Consumerism and throwaway lifestyles over the last few decades, has become a huge concern globally. Creating a sustainable lifestyle takes a lifelong commitment – to learning, experimenting, exploring, committing to increasingly sustainable practices.
Simplifying as much as possible is the first of two essential steps for kick-starting a sustainable life. Taking a thorough inventory of our life – our purchases of products and services, our modes of transportation, etc. is the second critical step. It helps us really understand how we are living now in order to identify and shift away to more sustainable choices.
It's said that 50% of the environmental impact during the lifetime of a clothing is created while being used. However there are many things we can do regarding consumption habits and washing.
Not saying you should stop washing your clothes but you can wash your clothes only if necessary. This already helps saving CO2, water, and makes garments last longer. If not visibly dirty - you also can put your denim In the freezer for 1-2 days. This kills bacteria and odor and does not require any additional input. Just try it. We recommend washing products at 30 degrees in the washing machine, which also contributes to saving energy. Hang clothes to dry instead of tumble drying your clothes, since tumble dryers are energy consumption monsters and clothes dry surprisingly fast.
The single biggest pollution problem facing our ocean is microfiber: trillions of pieces of tiny fibers flowing into the ocean – every time we use our washing machines. So, every time we do laundry, our clothes shed tiny, unseen microfibers (including plastic), which go down the drains of our washing machines and into our waterways. And most of us don’t even know it! There’s plastic hiding in our waterways and ocean!
That’s not great for the animals living in those waters, or for us. Just one fleece jacket could shed up to 250,000 pieces per garment per wash. Thanks to women in Vermont there’s a solution that reduces the amount of microfibres that hits the ocean. The Cora Ball is a new kind of laundry ball. Inspired by the way coral filters the ocean, the Cora Ball collects our microfibers into fuzz we can see, so we can dispose of microfibers in the right way.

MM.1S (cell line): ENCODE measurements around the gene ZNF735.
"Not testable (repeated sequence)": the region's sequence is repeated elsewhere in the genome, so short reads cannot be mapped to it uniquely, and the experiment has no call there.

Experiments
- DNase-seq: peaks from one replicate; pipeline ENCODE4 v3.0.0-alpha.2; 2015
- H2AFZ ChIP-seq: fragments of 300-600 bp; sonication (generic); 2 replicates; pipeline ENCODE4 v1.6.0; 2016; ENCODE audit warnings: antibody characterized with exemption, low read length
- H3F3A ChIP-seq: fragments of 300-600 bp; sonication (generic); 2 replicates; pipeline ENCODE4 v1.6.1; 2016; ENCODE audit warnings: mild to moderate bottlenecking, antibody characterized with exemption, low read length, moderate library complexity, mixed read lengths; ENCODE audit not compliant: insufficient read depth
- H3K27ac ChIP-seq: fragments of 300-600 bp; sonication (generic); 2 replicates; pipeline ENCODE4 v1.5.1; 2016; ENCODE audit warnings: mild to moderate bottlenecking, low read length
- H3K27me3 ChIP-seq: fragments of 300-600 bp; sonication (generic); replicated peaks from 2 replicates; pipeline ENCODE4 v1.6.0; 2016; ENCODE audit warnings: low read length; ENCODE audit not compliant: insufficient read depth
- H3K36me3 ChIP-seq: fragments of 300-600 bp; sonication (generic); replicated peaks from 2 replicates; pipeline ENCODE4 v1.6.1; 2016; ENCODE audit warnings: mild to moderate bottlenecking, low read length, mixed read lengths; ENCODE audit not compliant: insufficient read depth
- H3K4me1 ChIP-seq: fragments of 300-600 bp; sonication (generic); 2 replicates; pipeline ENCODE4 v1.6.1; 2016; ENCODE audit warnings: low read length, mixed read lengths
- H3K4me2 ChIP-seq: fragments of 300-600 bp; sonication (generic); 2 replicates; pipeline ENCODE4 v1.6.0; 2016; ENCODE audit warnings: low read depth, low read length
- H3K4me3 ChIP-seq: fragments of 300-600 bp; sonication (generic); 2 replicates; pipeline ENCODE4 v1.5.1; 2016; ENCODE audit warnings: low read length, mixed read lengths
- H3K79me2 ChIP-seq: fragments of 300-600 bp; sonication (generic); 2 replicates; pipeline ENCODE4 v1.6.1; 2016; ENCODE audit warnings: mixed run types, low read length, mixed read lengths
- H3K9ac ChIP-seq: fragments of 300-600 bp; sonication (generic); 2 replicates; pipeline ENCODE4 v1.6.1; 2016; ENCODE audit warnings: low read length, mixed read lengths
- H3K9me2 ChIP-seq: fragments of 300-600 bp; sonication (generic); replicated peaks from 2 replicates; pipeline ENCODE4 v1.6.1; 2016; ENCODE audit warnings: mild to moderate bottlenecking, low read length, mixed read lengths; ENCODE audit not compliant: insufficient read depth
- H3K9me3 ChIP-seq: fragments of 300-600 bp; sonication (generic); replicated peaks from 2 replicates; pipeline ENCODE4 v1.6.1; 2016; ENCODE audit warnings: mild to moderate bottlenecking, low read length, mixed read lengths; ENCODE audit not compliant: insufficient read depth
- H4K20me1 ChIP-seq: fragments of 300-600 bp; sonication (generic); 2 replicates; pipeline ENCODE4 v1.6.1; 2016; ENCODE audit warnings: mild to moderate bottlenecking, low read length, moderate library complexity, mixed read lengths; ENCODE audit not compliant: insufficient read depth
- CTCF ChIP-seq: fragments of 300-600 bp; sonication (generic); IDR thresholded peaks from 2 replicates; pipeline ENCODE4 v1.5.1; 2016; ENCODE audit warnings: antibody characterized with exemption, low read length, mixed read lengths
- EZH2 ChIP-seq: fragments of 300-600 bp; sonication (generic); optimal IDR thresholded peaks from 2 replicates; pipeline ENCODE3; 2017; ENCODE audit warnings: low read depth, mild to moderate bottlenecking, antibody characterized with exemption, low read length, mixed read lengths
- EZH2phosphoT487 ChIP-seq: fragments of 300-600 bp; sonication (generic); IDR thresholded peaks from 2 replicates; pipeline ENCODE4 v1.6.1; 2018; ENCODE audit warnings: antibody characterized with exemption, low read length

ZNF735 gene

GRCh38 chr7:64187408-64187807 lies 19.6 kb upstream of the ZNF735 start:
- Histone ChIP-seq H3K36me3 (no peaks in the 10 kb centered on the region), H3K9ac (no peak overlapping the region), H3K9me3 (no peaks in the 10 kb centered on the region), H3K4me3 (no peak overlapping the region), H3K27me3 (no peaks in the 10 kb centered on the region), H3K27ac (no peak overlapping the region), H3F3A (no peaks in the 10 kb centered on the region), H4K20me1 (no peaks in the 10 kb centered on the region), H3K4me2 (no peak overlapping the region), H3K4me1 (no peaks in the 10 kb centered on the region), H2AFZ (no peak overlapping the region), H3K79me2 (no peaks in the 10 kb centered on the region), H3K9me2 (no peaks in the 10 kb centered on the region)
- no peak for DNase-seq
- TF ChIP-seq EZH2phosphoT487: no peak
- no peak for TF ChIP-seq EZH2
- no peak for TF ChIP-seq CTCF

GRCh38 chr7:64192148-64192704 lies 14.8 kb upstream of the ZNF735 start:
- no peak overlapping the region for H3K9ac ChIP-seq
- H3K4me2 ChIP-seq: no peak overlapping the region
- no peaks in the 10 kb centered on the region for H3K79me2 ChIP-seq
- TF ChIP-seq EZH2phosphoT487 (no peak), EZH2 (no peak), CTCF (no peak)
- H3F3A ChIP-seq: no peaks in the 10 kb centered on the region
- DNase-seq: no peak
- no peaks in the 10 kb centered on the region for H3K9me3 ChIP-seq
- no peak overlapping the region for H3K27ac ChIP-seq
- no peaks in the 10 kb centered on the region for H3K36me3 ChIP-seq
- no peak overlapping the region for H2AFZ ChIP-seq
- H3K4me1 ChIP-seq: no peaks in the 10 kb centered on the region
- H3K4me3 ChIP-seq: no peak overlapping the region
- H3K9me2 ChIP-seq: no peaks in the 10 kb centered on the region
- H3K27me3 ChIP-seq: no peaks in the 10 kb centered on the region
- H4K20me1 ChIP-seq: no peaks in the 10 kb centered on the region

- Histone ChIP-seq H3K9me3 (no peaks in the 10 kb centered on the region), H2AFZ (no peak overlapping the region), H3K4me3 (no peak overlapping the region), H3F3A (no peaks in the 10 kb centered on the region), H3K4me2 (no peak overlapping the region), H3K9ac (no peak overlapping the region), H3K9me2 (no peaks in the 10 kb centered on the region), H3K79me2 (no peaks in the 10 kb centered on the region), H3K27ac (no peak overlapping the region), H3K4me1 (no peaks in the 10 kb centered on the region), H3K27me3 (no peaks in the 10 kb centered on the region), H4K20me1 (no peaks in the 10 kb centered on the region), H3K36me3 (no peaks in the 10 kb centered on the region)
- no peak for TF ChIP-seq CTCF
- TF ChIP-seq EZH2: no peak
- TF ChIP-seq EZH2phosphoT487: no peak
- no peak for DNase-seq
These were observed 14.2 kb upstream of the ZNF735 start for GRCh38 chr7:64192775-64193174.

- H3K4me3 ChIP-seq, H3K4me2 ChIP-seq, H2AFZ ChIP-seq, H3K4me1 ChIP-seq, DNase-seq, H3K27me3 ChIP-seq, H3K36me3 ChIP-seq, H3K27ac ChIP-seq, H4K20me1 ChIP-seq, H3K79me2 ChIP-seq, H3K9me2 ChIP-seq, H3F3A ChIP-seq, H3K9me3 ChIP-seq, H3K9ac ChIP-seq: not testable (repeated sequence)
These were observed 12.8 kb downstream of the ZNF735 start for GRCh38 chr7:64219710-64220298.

The real issue with fast fashion remains unsolved and it is the speed at which it is produced, putting a high pressure on the people and the environment. The significant amounts of water, chemicals and energy used before and during manufacturing and transportation mean that the clothing industry places much strain on natural resources and has an immense carbon footprint even before reaching the consumer.
We go in different direction and are constantly focused on ways to reduce overproduction. We implemented our Pre-Order system to estimate how many pieces we are going to sell from one product. We only produce the number of items that we sell. This means better resource efficiency and less wasted materials. Which eventually leads to less costs per produced garments, resulting in lower production costs per garment.
Yes, you'll need to wait longer to receive your garment but you will benefit immediately by getting a lower price - in the end everybody profits from this: the environment, we, you and tomorrow’s generations.
Set SMART goals with high enough level of difficulty that you actually have to push yourself in order to achieve them. Smart goals are specific, measurable, achievable, relevant, and time-bound. Divide your goals into smaller tasks, make sure you spend time every day working towards your goal. Without a high level of commitment, it’s difficult to achieve any goal.
If you want to reduce the use of plastic, you can set a goal of going entirely plastic free for 30 days. This will help you become more aware of the plastic in your everyday life and get started towards a more sustainable lifestyle.
Part of changing your life is to expand your awareness and be open to new ways of living. Create habits that are in favor of the environment and live consciously with an appreciation and respect towards our planet. Don’t get left behind. Get started on the path to sustainable living.
Watch the video below and learn how the founder of Dimmblá tackled the plastic pollution in 2018.
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The term upcycling - repurposing has become very trendy nowadays amongst people wishing to live a more sustainable lifestyle. So what exactly is it?
To be perfectly honest, it is a lifestyle, which was the norm before the industrial revolution’s consumerism driven global expansion spread, and plastic started to seep into our households, not only in the form of packaging but also household items.
The success of us as individuals, society, and businesses as a whole has been sadly linked with mass consumption. We are often persuaded to spend money we don’t have, on things we don’t need. Today, we are facing challenging circumstances where we need to adapt quickly. We have to change the way we do things. Instead of returning to business as usual as soon as possible, we should challenge us to reduce our consumption and adapt to a more sustainable lifestyle for the future. Out of crisis comes creativity and our well-being depends not on being consumers but on being part of a community and helping each other.
DIMMBLÁ, ICELANDIC DESIGN COMPANY
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